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Tipsheet

The Great Escape: Multiple Breaches at the Dallas Zoo Allowed Some Animals to Make a Break For It

AP Photo/Matt Rourke

The Dallas Zoo was shut down last Friday. What caused the facility to close on January 13 was simple: some animals escaped. It was initially described as a “non-dangerous” animal on the loose. A hole in the enclosure for the zoo’s clouded leopard was large enough for the creature to slip through, setting off an animal hunt. The leopard was eventually recovered, but it’s the subject of an investigation since the breach in their habitat was intentionally made. The zoo has security on site, along with other staffers, and Dallas police say in their preliminary review that the leopards were still accounted for in their enclosure at 1 A.M. Friday. Around 5:15 PM that afternoon, the leopard was located unharmed (via NYT):

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The Dallas Zoo said on Friday afternoon that a clouded leopard that had been missing all day had been recovered after officials said they found a “suspicious” tear in the animal’s enclosure. 

Nova, who weighs 25 pounds, was found on the zoo grounds at 4:40 p.m. local time “very near the original habitat, and teams were able to safely secure her just before 5:15 p.m.,” the zoo said on Twitter. She did not appear to be injured, the zoo said. 

The police said they had opened a criminal investigation into Nova’s disappearance. 

Officials said they found a tear in the mesh in the zoo’s two-story clouded leopard enclosure. Investigating further, they found Luna, a 3- or 4-year-old clouded leopard, safely in her habitat. But Nova, her sister, was gone.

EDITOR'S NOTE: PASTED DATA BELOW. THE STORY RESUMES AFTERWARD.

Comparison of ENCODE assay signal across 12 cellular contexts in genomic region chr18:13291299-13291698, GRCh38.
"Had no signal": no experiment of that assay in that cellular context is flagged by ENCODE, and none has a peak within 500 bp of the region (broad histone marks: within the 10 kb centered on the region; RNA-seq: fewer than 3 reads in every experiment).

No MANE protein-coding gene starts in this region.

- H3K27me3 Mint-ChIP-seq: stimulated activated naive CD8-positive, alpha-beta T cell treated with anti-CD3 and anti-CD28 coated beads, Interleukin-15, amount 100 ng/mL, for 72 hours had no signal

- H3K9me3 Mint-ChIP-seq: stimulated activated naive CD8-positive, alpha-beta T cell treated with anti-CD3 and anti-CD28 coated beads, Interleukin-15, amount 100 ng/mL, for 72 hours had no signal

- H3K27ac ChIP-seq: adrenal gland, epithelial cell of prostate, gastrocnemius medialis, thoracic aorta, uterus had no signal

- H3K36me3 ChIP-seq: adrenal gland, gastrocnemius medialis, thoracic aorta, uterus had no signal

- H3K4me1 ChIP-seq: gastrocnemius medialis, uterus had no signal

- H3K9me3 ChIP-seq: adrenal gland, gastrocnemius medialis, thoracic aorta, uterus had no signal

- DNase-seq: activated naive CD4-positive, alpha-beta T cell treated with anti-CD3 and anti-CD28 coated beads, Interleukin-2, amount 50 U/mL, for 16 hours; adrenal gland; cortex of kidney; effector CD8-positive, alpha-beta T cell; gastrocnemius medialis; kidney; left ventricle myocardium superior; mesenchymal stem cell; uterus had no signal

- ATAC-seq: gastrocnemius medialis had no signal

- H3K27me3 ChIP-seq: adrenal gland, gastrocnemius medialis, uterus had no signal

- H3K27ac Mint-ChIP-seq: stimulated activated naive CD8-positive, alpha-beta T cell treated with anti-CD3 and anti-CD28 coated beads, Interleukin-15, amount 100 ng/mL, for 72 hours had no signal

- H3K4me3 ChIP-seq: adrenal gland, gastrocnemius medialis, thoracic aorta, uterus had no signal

Sgt. Warren Mitchell of the Dallas police said at a news conference on Friday afternoon that crime scene investigators had determined that the tear in the mesh had been made intentionally. 

Harrison Edell, the zoo’s executive vice president for animal care and conservation, said that members of the zoo’s staff believed that Nova and Luna were both still in their enclosure at 1 a.m. Friday.

“We do have security staff on grounds overnight and we have some animal care staff on grounds overnight,” he said. “So we know that at 1 a.m., we have staff who believe that both cats were accounted for in the same spot, but the specifics of the timeline are something that we’re still working through right now.”. 

The zoo did not open on Friday morning. Instead, zoo officials issued a “Code Blue,” summoning the police to help address what it described as a “serious situation” after zookeepers discovered that Nova was missing from her enclosure.

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Yet, that wasn’t the only zoo exhibit that was vandalized. A similar tear for an enclosure of monkeys was also discovered while zoo officials searched for the leopard. They, too, were all accounted for in the end, as none of them had tried to escape (via CBS News):

The clouded leopard, named Nova, got out of her enclosure Friday morning, forcing the zoo to close and prompting an hours-long search. She was safely secured near her habitat early Friday evening, the zoo said. 

Dallas police told CBS News in a statement Saturday evening that investigators determined a "cutting tool" was used to cut an opening in the fencing of Nova's habitat. Harrison Edell, Dallas Zoo's executive vice president for animal care and conservation, told reporters Friday that zoologists found a tear in the mesh of her two-story habitat, according to CBS DFW. 

Zoo personnel later discovered a "similar cut" in the fencing of an enclosure which houses langur monkeys, police said. None of the monkeys got out, however, and all appeared unharmed. 

Investigators are unsure if the two incidents are connected, police disclosed. A criminal investigation is ongoing.

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The great escape is over. Now, it’s onto who intentionally cut holes in these animals’ exhibits.

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